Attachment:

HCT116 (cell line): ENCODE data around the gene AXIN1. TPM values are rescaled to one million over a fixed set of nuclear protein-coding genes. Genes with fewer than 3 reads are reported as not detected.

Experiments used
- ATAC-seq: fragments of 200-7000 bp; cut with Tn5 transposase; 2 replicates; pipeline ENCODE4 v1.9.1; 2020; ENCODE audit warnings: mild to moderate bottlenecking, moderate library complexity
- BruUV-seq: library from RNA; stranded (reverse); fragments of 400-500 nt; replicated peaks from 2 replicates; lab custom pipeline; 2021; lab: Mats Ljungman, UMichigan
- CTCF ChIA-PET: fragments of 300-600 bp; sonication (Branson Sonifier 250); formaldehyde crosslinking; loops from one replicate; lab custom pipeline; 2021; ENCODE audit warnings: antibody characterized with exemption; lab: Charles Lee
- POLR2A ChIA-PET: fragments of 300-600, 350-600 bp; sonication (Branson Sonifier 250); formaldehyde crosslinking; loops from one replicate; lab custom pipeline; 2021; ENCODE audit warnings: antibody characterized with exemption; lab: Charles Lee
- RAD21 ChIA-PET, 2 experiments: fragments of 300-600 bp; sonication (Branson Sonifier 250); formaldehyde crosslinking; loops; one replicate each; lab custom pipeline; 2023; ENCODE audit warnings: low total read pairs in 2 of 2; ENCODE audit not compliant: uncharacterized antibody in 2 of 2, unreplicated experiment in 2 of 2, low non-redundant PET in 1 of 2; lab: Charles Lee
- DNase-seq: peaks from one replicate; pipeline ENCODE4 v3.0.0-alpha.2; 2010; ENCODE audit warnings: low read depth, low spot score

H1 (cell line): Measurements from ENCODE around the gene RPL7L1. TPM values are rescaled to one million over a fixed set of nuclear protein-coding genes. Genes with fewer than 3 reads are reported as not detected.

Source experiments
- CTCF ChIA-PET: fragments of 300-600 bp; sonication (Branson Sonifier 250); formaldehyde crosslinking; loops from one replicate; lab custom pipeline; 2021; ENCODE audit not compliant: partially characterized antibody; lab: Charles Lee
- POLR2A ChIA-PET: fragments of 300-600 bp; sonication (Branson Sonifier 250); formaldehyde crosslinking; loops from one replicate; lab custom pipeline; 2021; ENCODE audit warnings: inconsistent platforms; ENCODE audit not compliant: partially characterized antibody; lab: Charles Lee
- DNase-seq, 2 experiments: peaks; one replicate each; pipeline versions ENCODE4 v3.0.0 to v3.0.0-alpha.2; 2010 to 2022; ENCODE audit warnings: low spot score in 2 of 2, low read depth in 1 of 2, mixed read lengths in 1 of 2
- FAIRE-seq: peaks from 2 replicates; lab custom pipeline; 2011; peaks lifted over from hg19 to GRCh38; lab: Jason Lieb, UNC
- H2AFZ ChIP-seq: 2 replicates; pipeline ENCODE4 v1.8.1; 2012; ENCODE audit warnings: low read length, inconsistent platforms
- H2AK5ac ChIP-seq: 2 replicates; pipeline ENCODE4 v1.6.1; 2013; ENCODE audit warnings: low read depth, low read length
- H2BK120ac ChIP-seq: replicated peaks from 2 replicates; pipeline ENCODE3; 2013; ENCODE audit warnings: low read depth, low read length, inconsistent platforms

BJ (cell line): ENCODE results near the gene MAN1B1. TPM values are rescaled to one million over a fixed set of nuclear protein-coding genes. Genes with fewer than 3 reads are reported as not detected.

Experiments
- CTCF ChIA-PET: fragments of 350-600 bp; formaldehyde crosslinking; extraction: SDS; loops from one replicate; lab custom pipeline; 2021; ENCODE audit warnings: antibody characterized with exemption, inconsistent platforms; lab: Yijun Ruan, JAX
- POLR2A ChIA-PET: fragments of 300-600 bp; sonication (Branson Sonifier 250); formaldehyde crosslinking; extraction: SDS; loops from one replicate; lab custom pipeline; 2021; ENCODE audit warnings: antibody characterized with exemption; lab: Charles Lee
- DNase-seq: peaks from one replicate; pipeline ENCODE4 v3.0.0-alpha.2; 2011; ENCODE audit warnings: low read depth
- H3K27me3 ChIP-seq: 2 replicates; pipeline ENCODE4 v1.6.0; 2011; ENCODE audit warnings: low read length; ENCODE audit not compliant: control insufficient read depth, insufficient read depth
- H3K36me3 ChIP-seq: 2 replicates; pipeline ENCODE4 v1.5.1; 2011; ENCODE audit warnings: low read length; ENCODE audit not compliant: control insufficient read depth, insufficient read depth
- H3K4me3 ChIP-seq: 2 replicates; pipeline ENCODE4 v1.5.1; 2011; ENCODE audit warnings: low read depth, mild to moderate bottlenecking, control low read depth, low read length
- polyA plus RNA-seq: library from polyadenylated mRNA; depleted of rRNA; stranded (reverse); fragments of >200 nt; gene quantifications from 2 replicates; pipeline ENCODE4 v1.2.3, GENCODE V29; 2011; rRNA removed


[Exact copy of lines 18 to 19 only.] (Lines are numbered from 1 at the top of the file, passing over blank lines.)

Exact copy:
BJ (cell line): ENCODE results near the gene MAN1B1. TPM values are rescaled to one million over a fixed set of nuclear protein-coding genes. Genes with fewer than 3 reads are reported as not detected.

Experiments